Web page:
It’s a funny old world isn’t it?

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2017 in review

I was going to write a Facebook post or a brief tweet about all of the things I’ve been up to this year, but then I realised that professionally, 2017 has been one of the most exciting and varied years of my life – so much has happened that, looking back, I can’t believe it’s my life. Two years ago I was a respectable, happy primary school teacher and now, in the space of one year, I’ve been to Argentina, Brazil, Texas and Orlando for work as well as NYC for holiday and various parts of the UK and Brussels for an award nomination! What a rollercoaster.

TL;DR : I’ve had an AMAZING year

January

By January, I finally felt settled into my role at pi-top, I’d begun working on some pi-top events for a couple of charities BECSlink and IntoUniversity and having lots of fun with the ever-growing staff. I managed to squeeze in visiting the London Python Dojo at Sohonet where I finally met Drew Buddie IRL and the two of us chatted to all the attendees about the teaching of coding as well as getting a better understanding of how a Python Dojo works.

I attended BETT for the first time as an exhibitor, which was kind of exciting – I got to meet so many people IRL and, because everyone knew where to find me, I probably met more people than I would’ve had I just been visiting the show. I was expecting to be exhausted by the end of the week and, although I was pretty tired by Saturday, I was also still super-excited to see so many lovely people in attendance and I can’t wait for this year. I also attended the BETT awards with pi-top where we won the ‘start-up of the year award’ – I was really pleased with this as I had been involved in writing the application and so it was great fun getting all dressed-up with the company founders and getting up on stage to accept the award. pi-top are shortlisted for another two awards this year so fingers crossed we get to win again!!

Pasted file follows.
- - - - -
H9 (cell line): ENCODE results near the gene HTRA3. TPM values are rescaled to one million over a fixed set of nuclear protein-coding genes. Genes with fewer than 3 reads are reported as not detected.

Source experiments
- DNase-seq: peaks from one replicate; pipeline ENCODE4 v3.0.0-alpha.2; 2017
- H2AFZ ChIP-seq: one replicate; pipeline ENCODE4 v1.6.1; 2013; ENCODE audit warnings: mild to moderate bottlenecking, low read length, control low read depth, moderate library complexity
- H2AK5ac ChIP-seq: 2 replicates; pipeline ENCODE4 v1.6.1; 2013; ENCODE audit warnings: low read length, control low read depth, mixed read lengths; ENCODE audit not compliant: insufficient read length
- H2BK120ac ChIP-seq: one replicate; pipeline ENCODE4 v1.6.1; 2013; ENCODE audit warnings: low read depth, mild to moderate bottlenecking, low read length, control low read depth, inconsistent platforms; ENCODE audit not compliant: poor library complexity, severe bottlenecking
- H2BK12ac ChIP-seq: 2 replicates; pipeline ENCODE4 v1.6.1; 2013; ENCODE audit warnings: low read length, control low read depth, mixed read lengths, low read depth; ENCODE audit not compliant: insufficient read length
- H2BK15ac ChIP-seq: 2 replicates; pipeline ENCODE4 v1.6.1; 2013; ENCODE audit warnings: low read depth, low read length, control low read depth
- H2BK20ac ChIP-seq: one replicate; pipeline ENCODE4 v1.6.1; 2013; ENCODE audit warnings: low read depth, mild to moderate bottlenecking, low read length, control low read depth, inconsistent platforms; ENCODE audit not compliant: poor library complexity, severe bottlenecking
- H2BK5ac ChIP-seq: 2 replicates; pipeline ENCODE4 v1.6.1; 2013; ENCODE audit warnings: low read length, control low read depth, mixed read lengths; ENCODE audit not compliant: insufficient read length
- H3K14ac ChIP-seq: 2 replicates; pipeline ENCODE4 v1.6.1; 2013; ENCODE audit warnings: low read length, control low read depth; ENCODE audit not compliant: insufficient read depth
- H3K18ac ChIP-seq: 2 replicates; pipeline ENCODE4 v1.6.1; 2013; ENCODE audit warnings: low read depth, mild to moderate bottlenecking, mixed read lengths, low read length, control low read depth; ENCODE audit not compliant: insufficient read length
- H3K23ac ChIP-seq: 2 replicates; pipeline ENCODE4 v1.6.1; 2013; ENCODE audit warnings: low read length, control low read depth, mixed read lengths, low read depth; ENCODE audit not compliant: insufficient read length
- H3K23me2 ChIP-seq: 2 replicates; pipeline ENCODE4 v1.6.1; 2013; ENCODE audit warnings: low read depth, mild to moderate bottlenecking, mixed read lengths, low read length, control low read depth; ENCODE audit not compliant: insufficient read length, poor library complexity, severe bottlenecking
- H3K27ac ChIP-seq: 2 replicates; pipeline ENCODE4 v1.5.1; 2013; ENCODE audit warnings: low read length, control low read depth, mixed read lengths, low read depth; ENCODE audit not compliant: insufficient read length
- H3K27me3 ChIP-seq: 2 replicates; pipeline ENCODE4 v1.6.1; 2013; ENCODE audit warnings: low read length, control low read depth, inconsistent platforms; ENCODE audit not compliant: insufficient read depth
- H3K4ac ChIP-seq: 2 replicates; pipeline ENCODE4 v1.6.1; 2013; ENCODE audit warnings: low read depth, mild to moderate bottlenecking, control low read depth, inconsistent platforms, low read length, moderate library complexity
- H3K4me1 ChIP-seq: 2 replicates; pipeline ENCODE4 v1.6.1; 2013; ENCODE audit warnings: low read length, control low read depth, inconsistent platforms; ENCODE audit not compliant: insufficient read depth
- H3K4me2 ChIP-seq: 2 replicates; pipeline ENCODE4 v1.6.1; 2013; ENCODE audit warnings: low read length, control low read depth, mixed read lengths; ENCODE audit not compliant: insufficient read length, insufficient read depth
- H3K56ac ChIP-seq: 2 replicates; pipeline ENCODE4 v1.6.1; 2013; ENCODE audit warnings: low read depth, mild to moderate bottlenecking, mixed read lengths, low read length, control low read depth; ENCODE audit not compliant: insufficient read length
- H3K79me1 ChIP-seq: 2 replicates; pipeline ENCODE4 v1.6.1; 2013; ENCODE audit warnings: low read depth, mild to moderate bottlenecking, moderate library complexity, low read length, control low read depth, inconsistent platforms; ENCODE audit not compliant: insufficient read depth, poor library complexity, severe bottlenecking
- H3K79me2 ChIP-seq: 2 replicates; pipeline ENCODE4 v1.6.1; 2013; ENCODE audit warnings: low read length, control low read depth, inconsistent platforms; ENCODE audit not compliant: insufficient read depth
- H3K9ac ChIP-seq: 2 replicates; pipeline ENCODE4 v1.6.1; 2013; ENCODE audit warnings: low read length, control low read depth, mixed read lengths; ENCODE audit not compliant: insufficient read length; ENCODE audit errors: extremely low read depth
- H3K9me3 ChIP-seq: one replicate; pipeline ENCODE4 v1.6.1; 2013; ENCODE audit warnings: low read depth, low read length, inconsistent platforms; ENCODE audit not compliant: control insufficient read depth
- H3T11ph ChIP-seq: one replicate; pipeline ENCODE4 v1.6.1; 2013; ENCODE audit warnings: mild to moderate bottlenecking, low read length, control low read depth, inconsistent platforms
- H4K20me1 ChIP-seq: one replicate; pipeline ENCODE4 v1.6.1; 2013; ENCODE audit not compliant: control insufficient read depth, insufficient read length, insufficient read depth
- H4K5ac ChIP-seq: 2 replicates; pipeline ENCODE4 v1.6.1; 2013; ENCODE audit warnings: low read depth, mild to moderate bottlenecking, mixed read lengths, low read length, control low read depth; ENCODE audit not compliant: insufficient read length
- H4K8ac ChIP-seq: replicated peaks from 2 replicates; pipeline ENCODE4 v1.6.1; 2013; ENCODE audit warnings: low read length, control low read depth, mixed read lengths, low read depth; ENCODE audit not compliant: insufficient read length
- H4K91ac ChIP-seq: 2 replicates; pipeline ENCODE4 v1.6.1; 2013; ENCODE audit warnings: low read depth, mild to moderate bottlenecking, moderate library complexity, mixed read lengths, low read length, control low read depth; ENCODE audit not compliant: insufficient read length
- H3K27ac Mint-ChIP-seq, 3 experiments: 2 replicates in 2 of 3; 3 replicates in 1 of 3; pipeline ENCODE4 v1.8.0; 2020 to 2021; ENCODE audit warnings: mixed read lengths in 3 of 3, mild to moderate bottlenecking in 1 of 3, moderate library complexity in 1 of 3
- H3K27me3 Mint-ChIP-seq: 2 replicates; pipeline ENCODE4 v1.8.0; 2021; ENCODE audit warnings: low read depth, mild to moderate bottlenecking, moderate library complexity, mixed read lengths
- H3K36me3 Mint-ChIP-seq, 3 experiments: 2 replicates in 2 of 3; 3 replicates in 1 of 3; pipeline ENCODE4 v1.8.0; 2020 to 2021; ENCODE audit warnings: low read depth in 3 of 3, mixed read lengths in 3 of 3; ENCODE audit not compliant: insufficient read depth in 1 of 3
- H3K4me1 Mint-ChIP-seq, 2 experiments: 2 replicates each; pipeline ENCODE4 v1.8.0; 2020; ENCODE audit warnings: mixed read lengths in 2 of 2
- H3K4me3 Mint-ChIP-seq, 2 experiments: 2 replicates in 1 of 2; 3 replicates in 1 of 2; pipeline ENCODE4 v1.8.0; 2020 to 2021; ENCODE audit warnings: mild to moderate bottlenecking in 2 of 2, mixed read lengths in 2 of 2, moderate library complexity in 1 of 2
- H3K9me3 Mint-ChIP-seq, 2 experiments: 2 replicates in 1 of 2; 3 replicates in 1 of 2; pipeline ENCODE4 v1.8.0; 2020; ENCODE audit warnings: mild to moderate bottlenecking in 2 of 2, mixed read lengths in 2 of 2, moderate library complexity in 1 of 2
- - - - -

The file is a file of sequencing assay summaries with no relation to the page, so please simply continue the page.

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February

February saw my first Coding Evening of 2017 – we’ve managed to host one per half term since I started running them in 2014 and I’m still having lots of fun and meeting new people each time!

At pi-top, February also saw the first Champions weekend – I got to take most of the lovely people that I’d selected to be pi-topCHAMPIONS to Bletchley Park and the National Museum of Computing for a two-day bonding and training session. Not only did we get great feedback, we also had an amazing time. It proved to be a great weekend all around and I was reminded once again how lucky I am to have so many wonderful people in my life.

On a personal note, February saw me taking up running properly for the first time in my life – I’ve just checked and have managed to clock up just shy of 300km this year which is pretty impressive for someone who has always hated running!

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March